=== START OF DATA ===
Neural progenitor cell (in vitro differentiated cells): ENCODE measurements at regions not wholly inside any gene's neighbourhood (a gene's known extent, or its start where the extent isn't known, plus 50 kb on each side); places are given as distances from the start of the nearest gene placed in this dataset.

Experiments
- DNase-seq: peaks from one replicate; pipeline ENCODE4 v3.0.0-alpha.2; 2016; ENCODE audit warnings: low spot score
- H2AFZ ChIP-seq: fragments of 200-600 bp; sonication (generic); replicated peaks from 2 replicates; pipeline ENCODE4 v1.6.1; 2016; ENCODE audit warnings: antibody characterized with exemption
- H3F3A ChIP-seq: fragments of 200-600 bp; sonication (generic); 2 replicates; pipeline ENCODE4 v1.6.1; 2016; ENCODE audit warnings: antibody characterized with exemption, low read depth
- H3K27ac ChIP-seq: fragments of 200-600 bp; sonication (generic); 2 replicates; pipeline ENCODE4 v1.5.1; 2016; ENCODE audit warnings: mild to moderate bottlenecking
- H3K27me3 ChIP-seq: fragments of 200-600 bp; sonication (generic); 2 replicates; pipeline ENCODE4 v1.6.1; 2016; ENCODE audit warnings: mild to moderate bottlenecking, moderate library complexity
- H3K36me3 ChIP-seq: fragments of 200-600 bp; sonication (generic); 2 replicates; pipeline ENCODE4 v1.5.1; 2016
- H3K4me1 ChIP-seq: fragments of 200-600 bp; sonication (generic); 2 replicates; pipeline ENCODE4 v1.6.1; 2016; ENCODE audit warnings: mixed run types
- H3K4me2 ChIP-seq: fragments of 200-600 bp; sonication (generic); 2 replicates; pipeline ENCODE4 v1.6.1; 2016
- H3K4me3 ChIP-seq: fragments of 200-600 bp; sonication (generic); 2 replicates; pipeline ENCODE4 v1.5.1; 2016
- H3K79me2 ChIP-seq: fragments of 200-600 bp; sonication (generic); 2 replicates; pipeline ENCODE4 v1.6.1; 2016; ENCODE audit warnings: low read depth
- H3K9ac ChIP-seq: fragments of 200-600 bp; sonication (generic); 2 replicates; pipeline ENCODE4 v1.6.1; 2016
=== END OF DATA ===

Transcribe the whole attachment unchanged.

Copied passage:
Neural progenitor cell (in vitro differentiated cells): ENCODE measurements at regions not wholly inside any gene's neighbourhood (a gene's known extent, or its start where the extent isn't known, plus 50 kb on each side); places are given as distances from the start of the nearest gene placed in this dataset.

Experiments
- DNase-seq: peaks from one replicate; pipeline ENCODE4 v3.0.0-alpha.2; 2016; ENCODE audit warnings: low spot score
- H2AFZ ChIP-seq: fragments of 200-600 bp; sonication (generic); replicated peaks from 2 replicates; pipeline ENCODE4 v1.6.1; 2016; ENCODE audit warnings: antibody characterized with exemption
- H3F3A ChIP-seq: fragments of 200-600 bp; sonication (generic); 2 replicates; pipeline ENCODE4 v1.6.1; 2016; ENCODE audit warnings: antibody characterized with exemption, low read depth
- H3K27ac ChIP-seq: fragments of 200-600 bp; sonication (generic); 2 replicates; pipeline ENCODE4 v1.5.1; 2016; ENCODE audit warnings: mild to moderate bottlenecking
- H3K27me3 ChIP-seq: fragments of 200-600 bp; sonication (generic); 2 replicates; pipeline ENCODE4 v1.6.1; 2016; ENCODE audit warnings: mild to moderate bottlenecking, moderate library complexity
- H3K36me3 ChIP-seq: fragments of 200-600 bp; sonication (generic); 2 replicates; pipeline ENCODE4 v1.5.1; 2016
- H3K4me1 ChIP-seq: fragments of 200-600 bp; sonication (generic); 2 replicates; pipeline ENCODE4 v1.6.1; 2016; ENCODE audit warnings: mixed run types
- H3K4me2 ChIP-seq: fragments of 200-600 bp; sonication (generic); 2 replicates; pipeline ENCODE4 v1.6.1; 2016
- H3K4me3 ChIP-seq: fragments of 200-600 bp; sonication (generic); 2 replicates; pipeline ENCODE4 v1.5.1; 2016
- H3K79me2 ChIP-seq: fragments of 200-600 bp; sonication (generic); 2 replicates; pipeline ENCODE4 v1.6.1; 2016; ENCODE audit warnings: low read depth
- H3K9ac ChIP-seq: fragments of 200-600 bp; sonication (generic); 2 replicates; pipeline ENCODE4 v1.6.1; 2016